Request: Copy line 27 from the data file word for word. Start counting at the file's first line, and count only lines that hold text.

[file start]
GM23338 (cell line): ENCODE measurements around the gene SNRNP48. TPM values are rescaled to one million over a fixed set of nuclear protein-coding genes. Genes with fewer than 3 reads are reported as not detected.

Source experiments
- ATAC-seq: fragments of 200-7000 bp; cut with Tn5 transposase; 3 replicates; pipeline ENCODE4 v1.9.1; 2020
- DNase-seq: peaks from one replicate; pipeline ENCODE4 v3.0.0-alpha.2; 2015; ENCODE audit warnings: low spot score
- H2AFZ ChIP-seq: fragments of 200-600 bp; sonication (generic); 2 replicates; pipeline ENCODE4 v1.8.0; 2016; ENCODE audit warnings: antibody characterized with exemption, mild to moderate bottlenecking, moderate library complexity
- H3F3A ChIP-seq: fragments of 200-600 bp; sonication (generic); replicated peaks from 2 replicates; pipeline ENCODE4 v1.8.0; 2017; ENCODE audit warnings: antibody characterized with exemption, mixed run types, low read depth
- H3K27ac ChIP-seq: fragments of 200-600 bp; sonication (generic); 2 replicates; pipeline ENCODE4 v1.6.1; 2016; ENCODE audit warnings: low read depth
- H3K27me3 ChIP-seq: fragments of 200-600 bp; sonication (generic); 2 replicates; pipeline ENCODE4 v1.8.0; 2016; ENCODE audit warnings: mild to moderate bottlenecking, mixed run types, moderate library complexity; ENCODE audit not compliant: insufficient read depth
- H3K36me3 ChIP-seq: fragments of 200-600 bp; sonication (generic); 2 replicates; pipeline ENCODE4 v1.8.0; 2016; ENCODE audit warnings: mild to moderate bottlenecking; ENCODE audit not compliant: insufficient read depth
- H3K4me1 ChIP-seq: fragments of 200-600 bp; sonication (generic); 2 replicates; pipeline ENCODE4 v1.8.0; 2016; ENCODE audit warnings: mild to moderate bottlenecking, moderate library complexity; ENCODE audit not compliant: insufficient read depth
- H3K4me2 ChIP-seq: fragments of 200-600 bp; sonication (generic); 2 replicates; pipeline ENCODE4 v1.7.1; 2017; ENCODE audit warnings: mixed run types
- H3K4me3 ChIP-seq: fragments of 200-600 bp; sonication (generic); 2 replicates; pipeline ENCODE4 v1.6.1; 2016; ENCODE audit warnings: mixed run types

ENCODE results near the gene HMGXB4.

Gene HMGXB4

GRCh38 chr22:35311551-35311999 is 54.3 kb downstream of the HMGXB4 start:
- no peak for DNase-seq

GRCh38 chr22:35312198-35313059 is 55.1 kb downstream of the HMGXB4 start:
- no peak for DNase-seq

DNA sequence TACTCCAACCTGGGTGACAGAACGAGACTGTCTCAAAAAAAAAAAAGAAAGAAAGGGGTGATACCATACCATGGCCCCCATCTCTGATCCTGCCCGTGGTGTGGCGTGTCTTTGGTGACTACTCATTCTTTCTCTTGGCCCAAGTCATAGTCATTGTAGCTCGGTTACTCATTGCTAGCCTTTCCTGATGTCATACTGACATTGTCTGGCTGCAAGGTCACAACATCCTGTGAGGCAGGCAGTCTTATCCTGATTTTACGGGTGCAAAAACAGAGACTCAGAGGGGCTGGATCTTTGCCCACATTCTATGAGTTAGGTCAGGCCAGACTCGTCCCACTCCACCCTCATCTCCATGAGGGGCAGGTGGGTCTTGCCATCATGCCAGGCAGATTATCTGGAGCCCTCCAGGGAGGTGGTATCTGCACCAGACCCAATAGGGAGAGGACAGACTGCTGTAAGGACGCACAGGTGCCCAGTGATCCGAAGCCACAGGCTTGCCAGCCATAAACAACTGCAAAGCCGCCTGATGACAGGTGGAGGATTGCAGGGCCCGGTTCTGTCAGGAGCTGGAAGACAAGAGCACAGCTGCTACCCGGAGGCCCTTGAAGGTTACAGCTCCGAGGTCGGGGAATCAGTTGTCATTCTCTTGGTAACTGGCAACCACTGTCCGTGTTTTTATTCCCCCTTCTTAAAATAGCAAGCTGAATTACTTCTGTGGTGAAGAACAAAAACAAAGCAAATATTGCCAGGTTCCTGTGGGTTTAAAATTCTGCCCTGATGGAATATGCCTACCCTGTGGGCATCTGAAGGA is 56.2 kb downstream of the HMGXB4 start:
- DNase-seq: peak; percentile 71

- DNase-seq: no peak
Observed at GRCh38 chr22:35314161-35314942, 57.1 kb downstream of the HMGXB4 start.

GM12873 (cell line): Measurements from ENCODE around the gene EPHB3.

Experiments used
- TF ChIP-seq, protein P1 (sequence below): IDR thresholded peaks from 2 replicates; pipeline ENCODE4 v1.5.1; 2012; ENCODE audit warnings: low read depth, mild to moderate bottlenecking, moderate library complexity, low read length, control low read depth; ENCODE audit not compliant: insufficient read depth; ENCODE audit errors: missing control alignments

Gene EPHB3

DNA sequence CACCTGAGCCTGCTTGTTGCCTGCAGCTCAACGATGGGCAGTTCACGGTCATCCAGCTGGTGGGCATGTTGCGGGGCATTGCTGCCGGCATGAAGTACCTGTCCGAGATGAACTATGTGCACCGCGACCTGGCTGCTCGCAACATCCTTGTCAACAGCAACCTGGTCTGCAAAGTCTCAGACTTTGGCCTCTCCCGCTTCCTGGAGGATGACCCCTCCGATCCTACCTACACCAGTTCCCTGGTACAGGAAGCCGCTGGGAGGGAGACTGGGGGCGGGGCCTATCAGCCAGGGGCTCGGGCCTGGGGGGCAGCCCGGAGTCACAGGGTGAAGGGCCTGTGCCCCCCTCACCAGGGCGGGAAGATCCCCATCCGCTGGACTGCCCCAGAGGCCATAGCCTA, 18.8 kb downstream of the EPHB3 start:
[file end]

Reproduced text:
DNA sequence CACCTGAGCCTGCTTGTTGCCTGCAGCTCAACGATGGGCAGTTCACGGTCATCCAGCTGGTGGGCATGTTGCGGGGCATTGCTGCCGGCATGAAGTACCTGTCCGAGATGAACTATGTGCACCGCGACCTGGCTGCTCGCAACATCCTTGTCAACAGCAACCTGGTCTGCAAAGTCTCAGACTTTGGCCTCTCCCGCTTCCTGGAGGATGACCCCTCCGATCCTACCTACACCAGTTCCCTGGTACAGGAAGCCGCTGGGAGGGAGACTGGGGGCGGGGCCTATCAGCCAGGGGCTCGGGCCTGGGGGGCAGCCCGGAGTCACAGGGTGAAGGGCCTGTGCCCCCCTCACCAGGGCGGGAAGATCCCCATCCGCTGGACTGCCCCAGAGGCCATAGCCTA, 18.8 kb downstream of the EPHB3 start: